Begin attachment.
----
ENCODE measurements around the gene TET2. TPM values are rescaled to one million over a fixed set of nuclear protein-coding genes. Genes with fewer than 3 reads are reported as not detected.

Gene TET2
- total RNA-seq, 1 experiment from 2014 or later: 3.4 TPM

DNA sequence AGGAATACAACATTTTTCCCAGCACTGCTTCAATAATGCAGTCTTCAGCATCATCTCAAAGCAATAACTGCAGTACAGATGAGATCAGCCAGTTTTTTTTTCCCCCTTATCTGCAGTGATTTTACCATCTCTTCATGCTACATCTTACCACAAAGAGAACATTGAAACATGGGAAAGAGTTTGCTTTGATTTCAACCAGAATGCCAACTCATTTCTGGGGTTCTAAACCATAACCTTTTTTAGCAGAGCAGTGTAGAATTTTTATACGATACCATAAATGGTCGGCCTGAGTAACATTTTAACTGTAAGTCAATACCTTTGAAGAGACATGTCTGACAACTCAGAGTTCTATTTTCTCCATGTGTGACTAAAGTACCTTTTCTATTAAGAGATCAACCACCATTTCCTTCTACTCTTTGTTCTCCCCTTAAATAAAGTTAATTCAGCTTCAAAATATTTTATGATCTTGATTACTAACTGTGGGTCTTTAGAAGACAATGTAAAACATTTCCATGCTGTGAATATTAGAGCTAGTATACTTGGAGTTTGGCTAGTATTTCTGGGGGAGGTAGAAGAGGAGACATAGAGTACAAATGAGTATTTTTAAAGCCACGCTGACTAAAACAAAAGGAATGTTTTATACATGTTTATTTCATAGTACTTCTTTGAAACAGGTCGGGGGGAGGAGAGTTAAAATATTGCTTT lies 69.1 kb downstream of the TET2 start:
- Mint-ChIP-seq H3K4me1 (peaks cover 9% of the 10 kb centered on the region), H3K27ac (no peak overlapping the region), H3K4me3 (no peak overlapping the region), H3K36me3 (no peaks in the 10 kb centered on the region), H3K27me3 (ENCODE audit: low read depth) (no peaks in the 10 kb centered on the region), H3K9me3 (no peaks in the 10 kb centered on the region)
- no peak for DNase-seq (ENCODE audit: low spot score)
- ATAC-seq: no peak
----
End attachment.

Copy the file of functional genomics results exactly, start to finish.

ENCODE measurements around the gene TET2. TPM values are rescaled to one million over a fixed set of nuclear protein-coding genes. Genes with fewer than 3 reads are reported as not detected.

Gene TET2
- total RNA-seq, 1 experiment from 2014 or later: 3.4 TPM

DNA sequence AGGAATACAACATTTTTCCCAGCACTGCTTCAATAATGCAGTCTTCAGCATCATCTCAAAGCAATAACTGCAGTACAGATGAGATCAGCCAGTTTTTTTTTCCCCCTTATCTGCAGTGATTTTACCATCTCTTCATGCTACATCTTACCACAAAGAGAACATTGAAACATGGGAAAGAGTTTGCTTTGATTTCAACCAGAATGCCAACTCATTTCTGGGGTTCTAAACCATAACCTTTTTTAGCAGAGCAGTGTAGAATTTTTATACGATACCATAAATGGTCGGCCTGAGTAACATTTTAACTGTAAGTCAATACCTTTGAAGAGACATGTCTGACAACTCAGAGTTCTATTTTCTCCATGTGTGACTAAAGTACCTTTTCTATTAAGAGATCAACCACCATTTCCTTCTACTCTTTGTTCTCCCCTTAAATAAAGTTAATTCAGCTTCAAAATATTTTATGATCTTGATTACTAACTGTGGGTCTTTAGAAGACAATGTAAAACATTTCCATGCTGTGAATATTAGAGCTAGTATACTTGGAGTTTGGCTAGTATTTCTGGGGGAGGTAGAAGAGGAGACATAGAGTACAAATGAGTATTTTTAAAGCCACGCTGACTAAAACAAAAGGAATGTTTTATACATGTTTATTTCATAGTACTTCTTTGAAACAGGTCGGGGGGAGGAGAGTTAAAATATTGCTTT lies 69.1 kb downstream of the TET2 start:
- Mint-ChIP-seq H3K4me1 (peaks cover 9% of the 10 kb centered on the region), H3K27ac (no peak overlapping the region), H3K4me3 (no peak overlapping the region), H3K36me3 (no peaks in the 10 kb centered on the region), H3K27me3 (ENCODE audit: low read depth) (no peaks in the 10 kb centered on the region), H3K9me3 (no peaks in the 10 kb centered on the region)
- no peak for DNase-seq (ENCODE audit: low spot score)
- ATAC-seq: no peak